|Place of origin||Belgium and the Netherlands|
|Main ingredients||Apples, cider or water|
|Cookbook: Apple butter Media: Apple butter|
Apple butter is a highly concentrated form of apple sauce produced by long, slow cooking of apples with cider or water to a point where the sugar in the apples caramelizes, turning the apple butter a deep brown. The concentration of sugar gives apple butter a much longer shelf life as a preserve than apple sauce.
The roots of apple butter lie in Limburg (Belgium and the Netherlands) and Rhineland (Germany), conceived during the Middle Ages, when the first monasteries (with large fruit yards) appeared. The production of the butter was a perfect way to conserve part of the fruit production of the monasteries in that region, at a time when almost every village had its own apple-butter producers. The production of apple butter was also a popular way of using apples in colonial America, well into the 19th century.
The product contains no actual dairy butter; the term butter refers only to the butter-like thick, soft consistency, and apple butter's use as a spread for breads. Typically seasoned with cinnamon, clove, and other spices, apple butter is usually spread on bread, used as a side dish, an ingredient in baked goods, or as a condiment. Apple butter is also used on a sandwich to add an interesting flavor, but is not as commonly used as in historical times.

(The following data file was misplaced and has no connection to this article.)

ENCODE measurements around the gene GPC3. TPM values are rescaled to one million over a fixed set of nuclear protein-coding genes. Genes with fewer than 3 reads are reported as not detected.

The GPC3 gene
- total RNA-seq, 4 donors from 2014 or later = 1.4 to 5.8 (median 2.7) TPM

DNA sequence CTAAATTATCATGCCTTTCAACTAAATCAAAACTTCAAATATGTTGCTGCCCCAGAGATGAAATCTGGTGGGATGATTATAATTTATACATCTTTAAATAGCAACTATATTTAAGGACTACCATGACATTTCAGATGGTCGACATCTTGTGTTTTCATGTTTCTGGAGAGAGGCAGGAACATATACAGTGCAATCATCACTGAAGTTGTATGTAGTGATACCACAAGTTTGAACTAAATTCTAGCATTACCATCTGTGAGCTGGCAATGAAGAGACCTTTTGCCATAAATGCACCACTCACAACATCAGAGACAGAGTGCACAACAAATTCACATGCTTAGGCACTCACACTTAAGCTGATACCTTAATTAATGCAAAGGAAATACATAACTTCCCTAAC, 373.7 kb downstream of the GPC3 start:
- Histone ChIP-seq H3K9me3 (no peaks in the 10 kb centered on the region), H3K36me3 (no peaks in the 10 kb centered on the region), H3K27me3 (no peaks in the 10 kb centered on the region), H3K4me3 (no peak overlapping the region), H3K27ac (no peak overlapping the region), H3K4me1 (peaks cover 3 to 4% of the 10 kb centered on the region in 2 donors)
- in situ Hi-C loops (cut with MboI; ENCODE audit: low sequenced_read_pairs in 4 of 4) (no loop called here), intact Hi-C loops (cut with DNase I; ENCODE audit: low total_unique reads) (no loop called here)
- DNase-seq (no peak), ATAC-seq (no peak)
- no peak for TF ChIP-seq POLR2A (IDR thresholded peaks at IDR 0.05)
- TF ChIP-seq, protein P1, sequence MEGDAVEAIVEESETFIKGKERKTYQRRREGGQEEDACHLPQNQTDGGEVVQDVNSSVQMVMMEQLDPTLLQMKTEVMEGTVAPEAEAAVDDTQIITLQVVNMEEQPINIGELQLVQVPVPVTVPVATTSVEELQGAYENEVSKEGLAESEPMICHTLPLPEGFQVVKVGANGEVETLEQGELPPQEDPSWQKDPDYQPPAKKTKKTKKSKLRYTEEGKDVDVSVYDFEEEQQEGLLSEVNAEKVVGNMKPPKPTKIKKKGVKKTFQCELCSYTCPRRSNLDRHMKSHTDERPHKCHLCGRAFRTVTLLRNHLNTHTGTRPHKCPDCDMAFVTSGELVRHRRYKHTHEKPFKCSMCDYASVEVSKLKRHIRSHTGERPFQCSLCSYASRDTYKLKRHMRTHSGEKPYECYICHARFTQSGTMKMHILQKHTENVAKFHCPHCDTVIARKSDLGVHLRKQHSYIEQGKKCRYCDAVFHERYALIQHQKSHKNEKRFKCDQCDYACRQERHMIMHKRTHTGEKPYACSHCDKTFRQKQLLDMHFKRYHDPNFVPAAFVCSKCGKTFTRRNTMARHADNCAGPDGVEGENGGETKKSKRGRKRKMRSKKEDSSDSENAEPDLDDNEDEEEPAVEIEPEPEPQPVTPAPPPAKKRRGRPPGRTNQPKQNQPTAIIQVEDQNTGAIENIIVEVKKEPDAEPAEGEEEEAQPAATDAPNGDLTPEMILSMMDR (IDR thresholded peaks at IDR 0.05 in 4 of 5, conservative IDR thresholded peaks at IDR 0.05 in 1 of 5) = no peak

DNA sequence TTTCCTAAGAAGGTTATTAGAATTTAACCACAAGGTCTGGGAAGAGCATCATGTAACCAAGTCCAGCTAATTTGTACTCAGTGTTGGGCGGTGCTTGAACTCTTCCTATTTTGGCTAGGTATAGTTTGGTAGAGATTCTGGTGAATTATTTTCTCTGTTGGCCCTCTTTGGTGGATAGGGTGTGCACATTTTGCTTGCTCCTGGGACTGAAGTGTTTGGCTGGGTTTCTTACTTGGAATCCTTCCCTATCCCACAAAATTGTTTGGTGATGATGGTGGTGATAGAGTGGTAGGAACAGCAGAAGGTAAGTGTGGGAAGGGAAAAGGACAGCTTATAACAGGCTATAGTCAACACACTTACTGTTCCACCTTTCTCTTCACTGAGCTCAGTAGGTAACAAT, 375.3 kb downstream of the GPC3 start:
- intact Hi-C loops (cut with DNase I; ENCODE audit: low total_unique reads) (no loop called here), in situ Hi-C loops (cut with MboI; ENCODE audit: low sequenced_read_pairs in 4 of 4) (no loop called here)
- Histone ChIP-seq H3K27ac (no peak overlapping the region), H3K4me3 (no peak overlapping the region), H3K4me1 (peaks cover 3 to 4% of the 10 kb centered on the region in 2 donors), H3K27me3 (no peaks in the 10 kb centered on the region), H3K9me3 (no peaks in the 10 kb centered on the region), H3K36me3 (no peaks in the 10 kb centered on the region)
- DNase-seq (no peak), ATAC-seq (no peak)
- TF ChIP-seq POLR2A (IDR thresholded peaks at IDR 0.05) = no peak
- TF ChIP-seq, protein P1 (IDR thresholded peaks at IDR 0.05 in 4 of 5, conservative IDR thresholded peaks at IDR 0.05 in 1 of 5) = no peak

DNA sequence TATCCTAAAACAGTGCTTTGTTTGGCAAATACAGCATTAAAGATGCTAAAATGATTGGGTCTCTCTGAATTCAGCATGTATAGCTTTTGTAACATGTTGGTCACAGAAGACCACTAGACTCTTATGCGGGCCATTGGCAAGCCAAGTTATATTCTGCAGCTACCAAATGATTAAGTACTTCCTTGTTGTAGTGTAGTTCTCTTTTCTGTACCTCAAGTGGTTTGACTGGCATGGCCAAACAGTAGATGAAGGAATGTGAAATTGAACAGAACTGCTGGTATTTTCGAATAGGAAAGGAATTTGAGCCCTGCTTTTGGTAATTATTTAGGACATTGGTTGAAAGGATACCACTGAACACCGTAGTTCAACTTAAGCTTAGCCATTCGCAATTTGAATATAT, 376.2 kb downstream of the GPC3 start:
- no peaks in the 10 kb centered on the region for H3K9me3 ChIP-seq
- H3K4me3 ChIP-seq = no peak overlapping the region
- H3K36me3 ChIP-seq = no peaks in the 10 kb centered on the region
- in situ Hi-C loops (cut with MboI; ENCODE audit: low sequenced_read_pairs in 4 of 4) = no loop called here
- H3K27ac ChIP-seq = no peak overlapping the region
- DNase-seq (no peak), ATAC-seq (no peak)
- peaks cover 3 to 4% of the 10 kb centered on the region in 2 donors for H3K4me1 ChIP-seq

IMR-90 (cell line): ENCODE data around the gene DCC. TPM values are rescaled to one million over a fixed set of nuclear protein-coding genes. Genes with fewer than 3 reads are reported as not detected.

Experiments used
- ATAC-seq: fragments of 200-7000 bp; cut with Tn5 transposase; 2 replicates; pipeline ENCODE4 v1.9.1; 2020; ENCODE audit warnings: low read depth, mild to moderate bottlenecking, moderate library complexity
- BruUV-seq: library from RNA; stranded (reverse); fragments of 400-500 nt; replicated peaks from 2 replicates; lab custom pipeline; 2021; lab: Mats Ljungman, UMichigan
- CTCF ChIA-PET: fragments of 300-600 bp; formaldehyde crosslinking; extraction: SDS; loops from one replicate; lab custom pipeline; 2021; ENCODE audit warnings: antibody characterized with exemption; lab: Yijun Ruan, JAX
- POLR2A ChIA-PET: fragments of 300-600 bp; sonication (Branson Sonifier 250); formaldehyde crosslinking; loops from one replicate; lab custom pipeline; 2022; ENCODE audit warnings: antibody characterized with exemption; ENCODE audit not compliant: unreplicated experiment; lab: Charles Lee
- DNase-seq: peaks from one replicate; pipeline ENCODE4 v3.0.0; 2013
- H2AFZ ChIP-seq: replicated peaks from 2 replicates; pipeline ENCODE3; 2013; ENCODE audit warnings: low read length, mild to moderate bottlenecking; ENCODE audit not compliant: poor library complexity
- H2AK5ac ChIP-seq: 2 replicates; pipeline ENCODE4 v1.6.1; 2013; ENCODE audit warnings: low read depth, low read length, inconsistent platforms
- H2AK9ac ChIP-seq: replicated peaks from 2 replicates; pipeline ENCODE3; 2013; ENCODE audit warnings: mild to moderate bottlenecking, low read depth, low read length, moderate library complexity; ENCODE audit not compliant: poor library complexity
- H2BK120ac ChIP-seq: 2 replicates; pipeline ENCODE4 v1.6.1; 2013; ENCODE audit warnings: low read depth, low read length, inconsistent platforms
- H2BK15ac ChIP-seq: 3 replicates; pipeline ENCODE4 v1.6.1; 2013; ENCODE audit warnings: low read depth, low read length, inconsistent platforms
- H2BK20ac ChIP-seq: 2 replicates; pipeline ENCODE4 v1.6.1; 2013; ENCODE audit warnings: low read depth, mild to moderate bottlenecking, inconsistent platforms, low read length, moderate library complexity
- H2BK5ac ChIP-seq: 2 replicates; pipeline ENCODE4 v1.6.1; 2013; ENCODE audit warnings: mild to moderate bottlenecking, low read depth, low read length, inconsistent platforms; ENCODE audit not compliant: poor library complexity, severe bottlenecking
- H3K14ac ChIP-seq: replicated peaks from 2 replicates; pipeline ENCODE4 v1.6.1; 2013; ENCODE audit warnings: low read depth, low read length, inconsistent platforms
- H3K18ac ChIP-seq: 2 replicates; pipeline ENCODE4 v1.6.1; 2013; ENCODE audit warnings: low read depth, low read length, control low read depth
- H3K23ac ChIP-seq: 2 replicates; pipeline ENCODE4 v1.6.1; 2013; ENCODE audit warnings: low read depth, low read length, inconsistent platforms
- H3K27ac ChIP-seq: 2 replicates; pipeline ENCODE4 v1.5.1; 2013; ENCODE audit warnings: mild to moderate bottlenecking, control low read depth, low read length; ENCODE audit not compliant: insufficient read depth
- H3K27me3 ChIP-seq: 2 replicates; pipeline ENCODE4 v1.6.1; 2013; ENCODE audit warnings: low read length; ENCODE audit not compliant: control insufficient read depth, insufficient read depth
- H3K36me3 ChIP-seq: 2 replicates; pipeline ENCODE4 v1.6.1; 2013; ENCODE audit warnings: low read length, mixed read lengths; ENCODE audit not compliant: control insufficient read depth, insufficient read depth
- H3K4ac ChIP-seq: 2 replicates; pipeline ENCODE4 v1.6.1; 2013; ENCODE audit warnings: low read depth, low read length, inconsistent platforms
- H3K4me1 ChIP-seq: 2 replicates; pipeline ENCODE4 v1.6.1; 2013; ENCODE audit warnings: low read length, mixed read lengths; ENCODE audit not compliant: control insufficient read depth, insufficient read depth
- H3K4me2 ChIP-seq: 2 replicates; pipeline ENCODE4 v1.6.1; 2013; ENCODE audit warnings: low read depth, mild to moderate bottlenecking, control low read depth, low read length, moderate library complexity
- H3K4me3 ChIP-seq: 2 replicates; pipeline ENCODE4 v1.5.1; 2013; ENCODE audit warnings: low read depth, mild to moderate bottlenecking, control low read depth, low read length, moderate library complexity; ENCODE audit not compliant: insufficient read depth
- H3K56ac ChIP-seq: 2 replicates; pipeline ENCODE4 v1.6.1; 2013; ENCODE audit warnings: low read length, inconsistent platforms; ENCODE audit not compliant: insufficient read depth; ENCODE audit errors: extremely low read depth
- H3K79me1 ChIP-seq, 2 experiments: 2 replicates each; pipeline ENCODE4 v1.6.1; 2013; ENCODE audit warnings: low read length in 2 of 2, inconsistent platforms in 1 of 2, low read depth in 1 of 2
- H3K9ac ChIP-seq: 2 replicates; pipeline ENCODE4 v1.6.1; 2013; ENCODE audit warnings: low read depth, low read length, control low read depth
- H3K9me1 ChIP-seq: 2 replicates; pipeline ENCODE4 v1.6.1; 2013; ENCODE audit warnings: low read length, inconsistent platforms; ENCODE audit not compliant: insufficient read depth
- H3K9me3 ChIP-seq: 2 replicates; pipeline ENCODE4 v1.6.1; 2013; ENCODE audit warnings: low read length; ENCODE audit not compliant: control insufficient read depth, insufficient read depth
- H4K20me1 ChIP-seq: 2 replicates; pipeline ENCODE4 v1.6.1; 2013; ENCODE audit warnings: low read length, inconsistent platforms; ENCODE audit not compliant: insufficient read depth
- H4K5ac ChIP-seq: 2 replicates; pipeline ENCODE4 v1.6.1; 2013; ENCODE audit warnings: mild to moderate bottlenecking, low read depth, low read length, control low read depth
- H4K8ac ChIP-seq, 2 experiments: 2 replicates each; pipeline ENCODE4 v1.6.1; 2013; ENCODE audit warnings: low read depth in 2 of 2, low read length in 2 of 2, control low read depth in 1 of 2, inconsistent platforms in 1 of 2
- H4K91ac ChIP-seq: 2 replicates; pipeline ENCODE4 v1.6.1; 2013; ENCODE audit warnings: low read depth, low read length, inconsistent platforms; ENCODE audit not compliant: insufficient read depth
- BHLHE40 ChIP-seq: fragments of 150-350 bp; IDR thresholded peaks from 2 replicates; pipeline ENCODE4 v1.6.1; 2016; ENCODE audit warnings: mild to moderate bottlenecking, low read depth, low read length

Vinegar is sometimes mixed in while cooking to provide a small amount of tartness to the usually sweet apple butter. The Pennsylvania Dutch often include apple butter as part of their traditional 'seven sweets and seven sours' dinner table array.
In areas of the American South, the production of apple butter is a family event, due to the large amount of labor necessary to produce apple butter in large quantities. Traditionally, apple butter was prepared in large copper kettles outside. Large paddles were used to stir the apples, and family members would take turns stirring. In Appalachia, apple butter was the only type of fruit preserve normally rendered into fruit leather.
In Europe, apple butter is commonly used in the Netherlands (known as appelstroop, meaning apple syrup) and in Germany (known as apfelkraut) and frequently eaten on bread with (or without) thinly sliced cheese and with Sauerbraten. A sweeter version, made using pears, as well as apples, is more popular in Belgium, where it is known as sirop de Liège. Other than in Benelux and the Rhineland, apple syrup is a minority taste in Western Europe (in Germany, outside of the Rhineland, it is generally sold in health food shops), and a similar food is produced in francophone Switzerland, where it is known as vin cuit.
Russian Пови́дло (from Czech povidla, or Polish powidła or powidło) prepared by the reduction of fruit puree with some sugar and sometimes spices. The final product should contain no more than 34% of moisture and about 60% of sugar. The most popular one is made from apples, but povidlo is also made from apricots, cherries, prunes, pears, and cranberries. Polish powidła are made from fresh purple plums and with addition of sugar.